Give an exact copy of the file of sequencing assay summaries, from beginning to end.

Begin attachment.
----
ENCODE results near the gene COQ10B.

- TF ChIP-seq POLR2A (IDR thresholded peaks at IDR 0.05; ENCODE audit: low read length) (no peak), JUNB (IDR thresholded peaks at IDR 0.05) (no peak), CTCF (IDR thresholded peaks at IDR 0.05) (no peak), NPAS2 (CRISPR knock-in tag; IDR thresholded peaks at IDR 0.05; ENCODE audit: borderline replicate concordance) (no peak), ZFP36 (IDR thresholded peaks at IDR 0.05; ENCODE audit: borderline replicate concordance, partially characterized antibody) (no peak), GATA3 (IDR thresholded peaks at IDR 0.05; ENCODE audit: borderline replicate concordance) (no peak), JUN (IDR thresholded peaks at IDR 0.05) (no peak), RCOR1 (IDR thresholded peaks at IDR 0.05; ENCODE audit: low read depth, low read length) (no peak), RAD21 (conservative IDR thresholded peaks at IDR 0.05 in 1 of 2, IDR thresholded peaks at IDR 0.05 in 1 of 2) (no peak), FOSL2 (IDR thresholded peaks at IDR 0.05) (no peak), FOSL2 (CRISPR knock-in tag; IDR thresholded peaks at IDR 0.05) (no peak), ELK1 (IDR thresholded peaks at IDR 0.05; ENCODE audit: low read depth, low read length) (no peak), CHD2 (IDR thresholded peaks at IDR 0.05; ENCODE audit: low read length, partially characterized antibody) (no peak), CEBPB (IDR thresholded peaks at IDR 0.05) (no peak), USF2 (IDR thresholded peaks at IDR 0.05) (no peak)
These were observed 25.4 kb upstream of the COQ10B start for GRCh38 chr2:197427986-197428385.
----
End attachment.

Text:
ENCODE results near the gene COQ10B.

- TF ChIP-seq POLR2A (IDR thresholded peaks at IDR 0.05; ENCODE audit: low read length) (no peak), JUNB (IDR thresholded peaks at IDR 0.05) (no peak), CTCF (IDR thresholded peaks at IDR 0.05) (no peak), NPAS2 (CRISPR knock-in tag; IDR thresholded peaks at IDR 0.05; ENCODE audit: borderline replicate concordance) (no peak), ZFP36 (IDR thresholded peaks at IDR 0.05; ENCODE audit: borderline replicate concordance, partially characterized antibody) (no peak), GATA3 (IDR thresholded peaks at IDR 0.05; ENCODE audit: borderline replicate concordance) (no peak), JUN (IDR thresholded peaks at IDR 0.05) (no peak), RCOR1 (IDR thresholded peaks at IDR 0.05; ENCODE audit: low read depth, low read length) (no peak), RAD21 (conservative IDR thresholded peaks at IDR 0.05 in 1 of 2, IDR thresholded peaks at IDR 0.05 in 1 of 2) (no peak), FOSL2 (IDR thresholded peaks at IDR 0.05) (no peak), FOSL2 (CRISPR knock-in tag; IDR thresholded peaks at IDR 0.05) (no peak), ELK1 (IDR thresholded peaks at IDR 0.05; ENCODE audit: low read depth, low read length) (no peak), CHD2 (IDR thresholded peaks at IDR 0.05; ENCODE audit: low read length, partially characterized antibody) (no peak), CEBPB (IDR thresholded peaks at IDR 0.05) (no peak), USF2 (IDR thresholded peaks at IDR 0.05) (no peak)
These were observed 25.4 kb upstream of the COQ10B start for GRCh38 chr2:197427986-197428385.